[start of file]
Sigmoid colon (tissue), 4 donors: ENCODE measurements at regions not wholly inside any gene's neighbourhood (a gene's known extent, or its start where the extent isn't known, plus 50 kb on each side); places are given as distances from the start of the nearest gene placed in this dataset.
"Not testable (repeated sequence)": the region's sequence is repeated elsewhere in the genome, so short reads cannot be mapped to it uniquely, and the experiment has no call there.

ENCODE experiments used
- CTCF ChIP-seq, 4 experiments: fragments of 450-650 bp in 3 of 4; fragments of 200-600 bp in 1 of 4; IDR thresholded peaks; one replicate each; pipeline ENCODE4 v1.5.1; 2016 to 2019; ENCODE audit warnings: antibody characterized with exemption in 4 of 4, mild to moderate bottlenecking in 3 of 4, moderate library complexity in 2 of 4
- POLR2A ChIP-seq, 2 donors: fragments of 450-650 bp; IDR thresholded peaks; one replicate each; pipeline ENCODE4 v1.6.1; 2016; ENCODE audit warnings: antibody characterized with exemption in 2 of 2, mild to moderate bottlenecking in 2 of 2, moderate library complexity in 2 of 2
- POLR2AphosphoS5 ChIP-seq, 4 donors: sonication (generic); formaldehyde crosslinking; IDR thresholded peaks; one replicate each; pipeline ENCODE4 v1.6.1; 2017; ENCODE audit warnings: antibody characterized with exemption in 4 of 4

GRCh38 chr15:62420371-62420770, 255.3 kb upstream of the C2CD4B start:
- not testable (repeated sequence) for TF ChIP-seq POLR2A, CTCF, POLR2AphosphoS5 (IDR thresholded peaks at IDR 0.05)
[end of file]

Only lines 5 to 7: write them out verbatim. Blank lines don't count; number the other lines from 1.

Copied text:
- POLR2A ChIP-seq, 2 donors: fragments of 450-650 bp; IDR thresholded peaks; one replicate each; pipeline ENCODE4 v1.6.1; 2016; ENCODE audit warnings: antibody characterized with exemption in 2 of 2, mild to moderate bottlenecking in 2 of 2, moderate library complexity in 2 of 2
- POLR2AphosphoS5 ChIP-seq, 4 donors: sonication (generic); formaldehyde crosslinking; IDR thresholded peaks; one replicate each; pipeline ENCODE4 v1.6.1; 2017; ENCODE audit warnings: antibody characterized with exemption in 4 of 4

GRCh38 chr15:62420371-62420770, 255.3 kb upstream of the C2CD4B start: